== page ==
As I get ready for my friends baby shower I can't help but think about how fortunate this child will be to grow up in this new era where Haitian people are better off than they were 15 -30 years ago.
I know hatred towards Haitians is still alive and it rears its ugly head now more than when it did years ago but I still feel a sense of pride knowing that this child will not have to endure the pains and struggles that many in my generation had to.
What struggles you may ask.. well when I came to this country midsummer 1986 being Haitian was as bad as having a dog bite you in the ass. I remember all the names that they used to call me just because I was haitian, and all the times I had to stick up for myself and tell people how great my country was.
As an immigrant in this country it is often hard to overcome the obstacles of being different from the rest when the rest who are different (like you are)make fun of you. When I came here there were so many derogatory comments made about my people that I often had to lie about where I was from. (I'll fess up to it, I was one of those Haitians who claimed that they were Jamaican, then became Canadian when they questioned me about my name.)Trying to hide my Haitianness (add that to your urban dictionary) was harder than I had expected. My name screamed HAITIAN but I tried to say that I wasn't. In hindsight I wish that I never denied this because my country held a history that is revered world wide. Trust me it never worked cause with a name like mine HAITIAN is all that they could think of.
When I attended catholic school it was easy to let my haitianness run free because everyone at the school was haitian like me. There was nothing to fear and nothing to feel embarrassed about because everyone spoke creole, everyones parents said their name with an "ou" at the end, and everyone had embarrassing haitian moments to share. I loved being there, I was no longer different, I was never made fun of (well not for being haitian anyway). I shared something with the others and we weren't outcasts.
When I entered High School I had a fear that the torment and torture of being Haitian would return, but I vowed that if I was asked if I was Haitian I would NOT deny it. Lucky enough for me that when I entered H.S. in 1995 it was the around the same time that the "Fugees" came out. In the group there were 3 people of caribbean heritage and two of them were Haitian and one Jamaican. Instantly I thought, No, this could not be. Never has there been a haitian in Hip-Hop.. (well none that openly admitted it), that is until Mr. Jean did it. I remember walking through the Halls of John Dewey H.S. and thinking shyt it feels great to be Haitian. Were is your Haitian Booty Scratcher scratcher now??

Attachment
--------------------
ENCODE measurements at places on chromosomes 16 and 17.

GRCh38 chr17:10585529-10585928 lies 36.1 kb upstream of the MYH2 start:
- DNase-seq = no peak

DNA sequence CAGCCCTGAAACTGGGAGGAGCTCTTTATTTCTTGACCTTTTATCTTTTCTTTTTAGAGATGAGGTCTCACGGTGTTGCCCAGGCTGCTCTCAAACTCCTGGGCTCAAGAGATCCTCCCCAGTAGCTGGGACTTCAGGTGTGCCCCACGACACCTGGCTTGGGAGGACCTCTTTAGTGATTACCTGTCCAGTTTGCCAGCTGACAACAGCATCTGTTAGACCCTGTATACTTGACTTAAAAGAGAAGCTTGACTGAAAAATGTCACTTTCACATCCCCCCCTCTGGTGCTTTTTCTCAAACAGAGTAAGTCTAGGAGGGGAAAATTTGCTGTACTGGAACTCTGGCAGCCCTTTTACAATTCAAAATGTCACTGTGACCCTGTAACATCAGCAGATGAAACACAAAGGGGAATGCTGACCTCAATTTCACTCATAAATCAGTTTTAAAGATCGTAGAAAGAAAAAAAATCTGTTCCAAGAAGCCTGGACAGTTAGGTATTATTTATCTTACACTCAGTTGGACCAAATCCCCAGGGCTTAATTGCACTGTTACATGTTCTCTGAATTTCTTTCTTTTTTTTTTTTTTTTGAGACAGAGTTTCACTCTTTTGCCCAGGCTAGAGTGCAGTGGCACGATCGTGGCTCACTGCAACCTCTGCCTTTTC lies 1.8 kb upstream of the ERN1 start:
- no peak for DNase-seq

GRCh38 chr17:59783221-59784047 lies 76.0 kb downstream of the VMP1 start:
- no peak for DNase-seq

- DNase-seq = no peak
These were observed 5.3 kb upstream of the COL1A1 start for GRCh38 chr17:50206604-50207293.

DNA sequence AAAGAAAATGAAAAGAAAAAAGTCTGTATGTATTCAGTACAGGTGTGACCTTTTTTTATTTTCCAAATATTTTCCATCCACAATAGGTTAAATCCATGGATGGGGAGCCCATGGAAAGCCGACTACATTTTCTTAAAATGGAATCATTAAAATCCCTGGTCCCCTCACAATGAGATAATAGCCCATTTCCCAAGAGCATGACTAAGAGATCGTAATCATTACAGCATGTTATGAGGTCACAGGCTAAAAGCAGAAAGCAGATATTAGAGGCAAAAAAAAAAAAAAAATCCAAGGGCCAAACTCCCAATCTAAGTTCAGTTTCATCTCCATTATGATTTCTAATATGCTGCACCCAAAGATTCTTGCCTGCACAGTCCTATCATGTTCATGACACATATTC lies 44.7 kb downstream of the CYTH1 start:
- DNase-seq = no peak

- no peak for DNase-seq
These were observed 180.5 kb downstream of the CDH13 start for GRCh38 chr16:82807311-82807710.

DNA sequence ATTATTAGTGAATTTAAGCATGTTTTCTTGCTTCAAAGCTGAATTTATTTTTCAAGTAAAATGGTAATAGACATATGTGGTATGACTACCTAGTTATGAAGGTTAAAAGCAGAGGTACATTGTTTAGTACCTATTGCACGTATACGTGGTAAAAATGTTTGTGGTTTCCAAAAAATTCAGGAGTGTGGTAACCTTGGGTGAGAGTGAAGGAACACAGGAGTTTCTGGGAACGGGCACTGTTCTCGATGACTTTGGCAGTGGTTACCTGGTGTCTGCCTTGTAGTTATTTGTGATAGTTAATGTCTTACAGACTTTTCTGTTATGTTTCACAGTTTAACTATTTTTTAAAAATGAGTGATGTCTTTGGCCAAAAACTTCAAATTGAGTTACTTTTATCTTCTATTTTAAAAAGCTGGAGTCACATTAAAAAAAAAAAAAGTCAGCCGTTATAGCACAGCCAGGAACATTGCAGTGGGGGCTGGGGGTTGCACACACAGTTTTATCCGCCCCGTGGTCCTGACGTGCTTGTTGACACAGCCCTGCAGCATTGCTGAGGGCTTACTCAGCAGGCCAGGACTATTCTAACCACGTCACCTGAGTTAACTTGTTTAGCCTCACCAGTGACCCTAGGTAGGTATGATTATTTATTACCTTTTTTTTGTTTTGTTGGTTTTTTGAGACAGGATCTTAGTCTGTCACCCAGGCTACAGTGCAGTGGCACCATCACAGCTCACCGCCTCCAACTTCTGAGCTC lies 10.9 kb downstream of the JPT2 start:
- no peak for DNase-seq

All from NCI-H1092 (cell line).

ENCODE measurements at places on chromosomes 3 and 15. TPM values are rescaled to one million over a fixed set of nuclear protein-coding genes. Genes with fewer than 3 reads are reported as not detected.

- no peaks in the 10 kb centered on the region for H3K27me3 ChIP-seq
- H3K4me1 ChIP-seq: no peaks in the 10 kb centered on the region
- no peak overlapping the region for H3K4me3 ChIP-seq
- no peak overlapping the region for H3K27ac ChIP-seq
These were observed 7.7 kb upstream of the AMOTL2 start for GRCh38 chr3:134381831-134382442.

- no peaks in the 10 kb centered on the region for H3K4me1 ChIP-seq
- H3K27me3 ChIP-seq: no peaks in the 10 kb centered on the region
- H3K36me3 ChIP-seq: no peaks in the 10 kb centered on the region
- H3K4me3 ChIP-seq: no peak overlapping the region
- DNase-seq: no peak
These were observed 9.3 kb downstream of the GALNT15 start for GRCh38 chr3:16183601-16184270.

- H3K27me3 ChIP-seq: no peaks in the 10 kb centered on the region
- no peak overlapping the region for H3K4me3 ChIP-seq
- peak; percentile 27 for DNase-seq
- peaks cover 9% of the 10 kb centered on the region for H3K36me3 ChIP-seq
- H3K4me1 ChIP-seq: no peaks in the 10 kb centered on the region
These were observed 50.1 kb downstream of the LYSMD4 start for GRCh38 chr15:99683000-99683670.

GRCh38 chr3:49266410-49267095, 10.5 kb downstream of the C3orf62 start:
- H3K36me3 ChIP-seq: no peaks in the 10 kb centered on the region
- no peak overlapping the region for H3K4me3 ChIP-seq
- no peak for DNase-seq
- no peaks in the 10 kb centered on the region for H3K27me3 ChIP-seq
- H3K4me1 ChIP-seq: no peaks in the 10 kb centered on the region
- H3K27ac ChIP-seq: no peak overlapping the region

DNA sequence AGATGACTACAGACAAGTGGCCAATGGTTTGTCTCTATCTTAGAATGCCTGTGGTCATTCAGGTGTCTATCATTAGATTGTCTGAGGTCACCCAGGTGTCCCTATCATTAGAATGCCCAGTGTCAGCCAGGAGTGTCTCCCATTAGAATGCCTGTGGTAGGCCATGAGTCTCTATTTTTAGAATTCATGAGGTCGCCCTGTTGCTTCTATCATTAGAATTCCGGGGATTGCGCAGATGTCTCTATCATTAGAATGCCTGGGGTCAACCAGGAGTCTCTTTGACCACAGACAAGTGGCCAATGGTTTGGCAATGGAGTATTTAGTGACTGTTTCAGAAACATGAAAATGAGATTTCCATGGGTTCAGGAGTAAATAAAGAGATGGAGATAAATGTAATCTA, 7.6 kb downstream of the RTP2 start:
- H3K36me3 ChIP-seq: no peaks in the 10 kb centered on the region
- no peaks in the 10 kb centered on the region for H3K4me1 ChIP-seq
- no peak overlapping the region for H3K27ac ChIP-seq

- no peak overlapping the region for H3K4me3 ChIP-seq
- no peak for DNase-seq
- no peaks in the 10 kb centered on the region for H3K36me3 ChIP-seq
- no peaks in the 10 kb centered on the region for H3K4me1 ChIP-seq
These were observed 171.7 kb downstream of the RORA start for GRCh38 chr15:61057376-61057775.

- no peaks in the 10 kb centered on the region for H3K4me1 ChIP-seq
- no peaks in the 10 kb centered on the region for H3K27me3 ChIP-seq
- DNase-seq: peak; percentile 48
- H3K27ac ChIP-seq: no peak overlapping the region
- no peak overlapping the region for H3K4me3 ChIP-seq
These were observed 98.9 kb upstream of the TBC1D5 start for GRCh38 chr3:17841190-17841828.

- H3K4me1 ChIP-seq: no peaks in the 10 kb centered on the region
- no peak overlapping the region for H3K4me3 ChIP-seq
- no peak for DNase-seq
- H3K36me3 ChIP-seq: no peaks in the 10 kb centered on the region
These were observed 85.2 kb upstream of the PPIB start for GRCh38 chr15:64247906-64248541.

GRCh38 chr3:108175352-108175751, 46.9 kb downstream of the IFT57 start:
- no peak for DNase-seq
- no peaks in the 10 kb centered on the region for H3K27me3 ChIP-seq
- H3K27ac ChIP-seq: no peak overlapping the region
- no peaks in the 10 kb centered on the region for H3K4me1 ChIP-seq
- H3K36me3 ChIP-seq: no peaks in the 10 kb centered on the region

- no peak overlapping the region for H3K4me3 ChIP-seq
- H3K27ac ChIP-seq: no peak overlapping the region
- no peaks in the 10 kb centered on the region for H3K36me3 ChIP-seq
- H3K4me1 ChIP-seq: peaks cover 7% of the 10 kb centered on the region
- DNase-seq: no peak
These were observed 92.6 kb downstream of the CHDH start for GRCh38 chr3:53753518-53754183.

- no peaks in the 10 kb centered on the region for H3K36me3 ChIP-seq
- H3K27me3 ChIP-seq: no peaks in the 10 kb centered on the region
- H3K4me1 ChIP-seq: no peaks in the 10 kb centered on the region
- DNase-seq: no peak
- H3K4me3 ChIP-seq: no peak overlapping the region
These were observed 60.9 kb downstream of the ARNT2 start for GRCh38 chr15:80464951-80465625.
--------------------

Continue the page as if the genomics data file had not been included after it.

That summer when "Ready or Not" hit the streets of Brooklyn it was like a Haitian invasion came through. Everywhere you went you heard people speaking creole (the official haitian language) all the Haitians who had denied being Haitian came out of the wood works to celebrate their culture. On Eastern Parkway that summer every Haitians from all parts of the United States, Canada, Haiti, etc. came to show their love for their country. It was as if we needed a small doorway to finally being accepted and when Clef gave that to us, that is all we needed to make our presence felt. Every where you went you heard people screaming out "Sak Pase." (Whats up?) to anyone and everyone who was Haitian.
SO, on this Saturday in Black History month I want to give a shout for the one Haitian that I know that never turned his back on his people. He stood with the flag strong for years when many said that we had HBO!
The son of a Haitian preacher Wyclef was born in Haiti's capital Port-au-Prince. When he was 13 Wyclef's parents moved to Brooklyn, NY then after sometime his family left and moved to New Jersey. As a member of the hit group Fu-gees Wyclef changed music to introduce the cultural styles of the caribbean and brought light to his motherland of Haiti.
Wyclef has made music with legendary singers Celia Cruz, Carlos Santana, Earth Wind & Fire, Mary J. Blige and many others. He has recorded remakes of legendary songs "Guantanamera" by Celia Cruz and "No Woman No Cry" by Bob Marley. His joy for making music resonates in multi-platinum selling albums.
Every time you see Wyclef you see the Haitan Flag. He holds it up with pride and honor. He isn't afraid to tell you of his love for his homeland. When the earthquake hit this past January Wyclef was the first to fly down and see if everyone back home was ok. (My cousin was on the same flight with him and King Kino that dreadful Wednesday morning)
I love and admire this man for his undying love for his country. I love that there hasn't been a moment when he didn't shout our his home. Wyclef I want to thank you for always being true to your country. Though many of us have denied our home you have NEVER been one to do so. While some people are still hiding the fact that their Haitian you have stood strong in your love for our home. Thank you for being a pioneer in this "HAITIAN REVOLUTION"
In our language I say, Wyclef mesi pou tout sa'w fe pou pep Ayisien yo. San ou nou pa kon kikote nou tap ye! Nou mande Bon Dieu pou'l toujou kenbe'w nan pla men'l paske ou fe ke nou kontan!! * (Wyclef, thank you for all you have done for the ppl of Haiti. Without you, we don't know where we'd be. We ask God to keep you in the palm of his hand, because you fill our hearts with joy!)
Always Reppin Haiti!!